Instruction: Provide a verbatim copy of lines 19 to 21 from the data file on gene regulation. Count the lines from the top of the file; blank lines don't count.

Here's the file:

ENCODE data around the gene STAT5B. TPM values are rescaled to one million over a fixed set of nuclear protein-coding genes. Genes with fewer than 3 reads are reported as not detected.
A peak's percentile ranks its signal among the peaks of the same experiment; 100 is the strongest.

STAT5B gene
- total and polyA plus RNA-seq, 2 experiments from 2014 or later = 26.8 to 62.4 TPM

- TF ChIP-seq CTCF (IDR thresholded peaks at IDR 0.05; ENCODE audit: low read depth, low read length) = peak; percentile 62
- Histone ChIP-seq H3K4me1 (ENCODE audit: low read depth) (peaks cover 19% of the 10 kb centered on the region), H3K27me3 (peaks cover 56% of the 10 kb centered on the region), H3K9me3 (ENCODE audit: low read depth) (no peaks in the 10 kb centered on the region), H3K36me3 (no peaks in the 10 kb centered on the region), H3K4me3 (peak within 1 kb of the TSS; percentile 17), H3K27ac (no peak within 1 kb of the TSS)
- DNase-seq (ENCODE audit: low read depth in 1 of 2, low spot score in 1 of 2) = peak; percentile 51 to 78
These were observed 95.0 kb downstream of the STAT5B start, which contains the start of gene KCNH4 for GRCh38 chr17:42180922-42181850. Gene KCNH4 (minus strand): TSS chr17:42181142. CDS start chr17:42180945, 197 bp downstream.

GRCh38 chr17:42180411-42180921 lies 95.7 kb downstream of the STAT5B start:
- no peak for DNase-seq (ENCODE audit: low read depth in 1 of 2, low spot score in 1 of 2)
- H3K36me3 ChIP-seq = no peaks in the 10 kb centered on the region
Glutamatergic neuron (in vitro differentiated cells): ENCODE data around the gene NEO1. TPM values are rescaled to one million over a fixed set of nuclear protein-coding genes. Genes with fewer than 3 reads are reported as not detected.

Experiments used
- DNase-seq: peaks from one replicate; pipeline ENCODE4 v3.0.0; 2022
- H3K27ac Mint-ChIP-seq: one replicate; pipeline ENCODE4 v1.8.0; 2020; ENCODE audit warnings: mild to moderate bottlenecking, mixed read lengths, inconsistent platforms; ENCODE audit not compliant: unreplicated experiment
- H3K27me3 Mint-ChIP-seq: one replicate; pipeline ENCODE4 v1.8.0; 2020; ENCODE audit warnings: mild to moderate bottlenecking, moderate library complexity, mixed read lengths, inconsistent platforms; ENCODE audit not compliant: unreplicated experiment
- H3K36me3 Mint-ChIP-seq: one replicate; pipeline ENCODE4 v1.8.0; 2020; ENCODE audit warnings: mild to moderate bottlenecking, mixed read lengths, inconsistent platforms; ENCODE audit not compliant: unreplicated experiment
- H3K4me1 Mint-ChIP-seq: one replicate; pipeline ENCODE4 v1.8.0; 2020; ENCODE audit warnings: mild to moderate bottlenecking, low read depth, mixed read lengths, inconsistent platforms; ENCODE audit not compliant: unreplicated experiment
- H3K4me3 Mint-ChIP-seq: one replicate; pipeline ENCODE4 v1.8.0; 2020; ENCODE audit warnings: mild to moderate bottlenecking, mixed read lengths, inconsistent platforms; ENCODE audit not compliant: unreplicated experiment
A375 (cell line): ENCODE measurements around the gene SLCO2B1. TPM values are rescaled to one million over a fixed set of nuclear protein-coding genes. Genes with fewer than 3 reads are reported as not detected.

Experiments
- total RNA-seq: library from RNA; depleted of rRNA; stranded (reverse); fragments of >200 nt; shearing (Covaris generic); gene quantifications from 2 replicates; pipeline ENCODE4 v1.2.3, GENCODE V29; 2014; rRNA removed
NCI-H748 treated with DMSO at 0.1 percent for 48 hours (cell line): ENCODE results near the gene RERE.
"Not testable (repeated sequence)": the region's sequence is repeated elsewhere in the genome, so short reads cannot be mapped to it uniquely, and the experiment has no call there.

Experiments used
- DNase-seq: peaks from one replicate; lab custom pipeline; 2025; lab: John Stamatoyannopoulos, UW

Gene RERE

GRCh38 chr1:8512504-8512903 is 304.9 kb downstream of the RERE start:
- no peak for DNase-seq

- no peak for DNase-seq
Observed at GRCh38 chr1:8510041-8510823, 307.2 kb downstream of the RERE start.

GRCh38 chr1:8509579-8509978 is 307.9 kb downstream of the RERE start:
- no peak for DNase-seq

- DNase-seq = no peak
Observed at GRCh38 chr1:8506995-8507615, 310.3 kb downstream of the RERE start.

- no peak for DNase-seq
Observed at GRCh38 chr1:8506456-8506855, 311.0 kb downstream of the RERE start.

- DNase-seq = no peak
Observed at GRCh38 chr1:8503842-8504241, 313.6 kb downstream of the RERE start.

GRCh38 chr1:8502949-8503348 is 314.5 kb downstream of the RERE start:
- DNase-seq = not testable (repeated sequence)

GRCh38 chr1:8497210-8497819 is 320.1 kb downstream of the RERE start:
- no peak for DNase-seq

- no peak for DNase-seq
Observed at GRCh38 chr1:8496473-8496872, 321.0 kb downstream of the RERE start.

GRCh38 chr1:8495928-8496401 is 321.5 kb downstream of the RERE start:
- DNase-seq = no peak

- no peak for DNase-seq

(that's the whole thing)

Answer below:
- H3K4me3 Mint-ChIP-seq: one replicate; pipeline ENCODE4 v1.8.0; 2020; ENCODE audit warnings: mild to moderate bottlenecking, mixed read lengths, inconsistent platforms; ENCODE audit not compliant: unreplicated experiment
A375 (cell line): ENCODE measurements around the gene SLCO2B1. TPM values are rescaled to one million over a fixed set of nuclear protein-coding genes. Genes with fewer than 3 reads are reported as not detected.

Experiments